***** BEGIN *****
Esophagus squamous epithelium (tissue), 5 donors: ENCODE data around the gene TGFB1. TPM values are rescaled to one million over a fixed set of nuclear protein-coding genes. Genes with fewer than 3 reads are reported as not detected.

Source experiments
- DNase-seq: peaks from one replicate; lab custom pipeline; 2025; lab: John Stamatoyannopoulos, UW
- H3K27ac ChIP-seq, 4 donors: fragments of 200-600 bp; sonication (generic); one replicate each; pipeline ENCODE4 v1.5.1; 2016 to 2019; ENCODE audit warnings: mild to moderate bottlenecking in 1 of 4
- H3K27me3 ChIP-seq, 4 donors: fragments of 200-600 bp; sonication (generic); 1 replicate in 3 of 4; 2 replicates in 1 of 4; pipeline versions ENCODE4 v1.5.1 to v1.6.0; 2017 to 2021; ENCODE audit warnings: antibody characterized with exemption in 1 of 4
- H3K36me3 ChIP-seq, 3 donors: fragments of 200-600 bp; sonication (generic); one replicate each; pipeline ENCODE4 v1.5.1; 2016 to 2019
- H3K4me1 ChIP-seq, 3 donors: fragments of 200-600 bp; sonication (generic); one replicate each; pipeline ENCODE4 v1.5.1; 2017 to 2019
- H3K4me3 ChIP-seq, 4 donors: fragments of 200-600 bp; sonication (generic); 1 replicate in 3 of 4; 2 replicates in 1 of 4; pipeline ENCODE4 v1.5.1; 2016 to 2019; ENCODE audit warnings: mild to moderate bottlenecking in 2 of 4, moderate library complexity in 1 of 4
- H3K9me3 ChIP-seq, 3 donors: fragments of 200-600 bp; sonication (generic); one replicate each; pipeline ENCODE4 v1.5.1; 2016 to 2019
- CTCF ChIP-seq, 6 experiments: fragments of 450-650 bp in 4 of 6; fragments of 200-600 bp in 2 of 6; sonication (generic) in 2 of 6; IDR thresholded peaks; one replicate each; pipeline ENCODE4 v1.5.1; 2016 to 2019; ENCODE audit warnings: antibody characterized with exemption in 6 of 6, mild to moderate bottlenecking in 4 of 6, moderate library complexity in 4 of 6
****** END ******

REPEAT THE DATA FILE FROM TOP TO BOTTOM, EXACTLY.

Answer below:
Esophagus squamous epithelium (tissue), 5 donors: ENCODE data around the gene TGFB1. TPM values are rescaled to one million over a fixed set of nuclear protein-coding genes. Genes with fewer than 3 reads are reported as not detected.

Source experiments
- DNase-seq: peaks from one replicate; lab custom pipeline; 2025; lab: John Stamatoyannopoulos, UW
- H3K27ac ChIP-seq, 4 donors: fragments of 200-600 bp; sonication (generic); one replicate each; pipeline ENCODE4 v1.5.1; 2016 to 2019; ENCODE audit warnings: mild to moderate bottlenecking in 1 of 4
- H3K27me3 ChIP-seq, 4 donors: fragments of 200-600 bp; sonication (generic); 1 replicate in 3 of 4; 2 replicates in 1 of 4; pipeline versions ENCODE4 v1.5.1 to v1.6.0; 2017 to 2021; ENCODE audit warnings: antibody characterized with exemption in 1 of 4
- H3K36me3 ChIP-seq, 3 donors: fragments of 200-600 bp; sonication (generic); one replicate each; pipeline ENCODE4 v1.5.1; 2016 to 2019
- H3K4me1 ChIP-seq, 3 donors: fragments of 200-600 bp; sonication (generic); one replicate each; pipeline ENCODE4 v1.5.1; 2017 to 2019
- H3K4me3 ChIP-seq, 4 donors: fragments of 200-600 bp; sonication (generic); 1 replicate in 3 of 4; 2 replicates in 1 of 4; pipeline ENCODE4 v1.5.1; 2016 to 2019; ENCODE audit warnings: mild to moderate bottlenecking in 2 of 4, moderate library complexity in 1 of 4
- H3K9me3 ChIP-seq, 3 donors: fragments of 200-600 bp; sonication (generic); one replicate each; pipeline ENCODE4 v1.5.1; 2016 to 2019
- CTCF ChIP-seq, 6 experiments: fragments of 450-650 bp in 4 of 6; fragments of 200-600 bp in 2 of 6; sonication (generic) in 2 of 6; IDR thresholded peaks; one replicate each; pipeline ENCODE4 v1.5.1; 2016 to 2019; ENCODE audit warnings: antibody characterized with exemption in 6 of 6, mild to moderate bottlenecking in 4 of 6, moderate library complexity in 4 of 6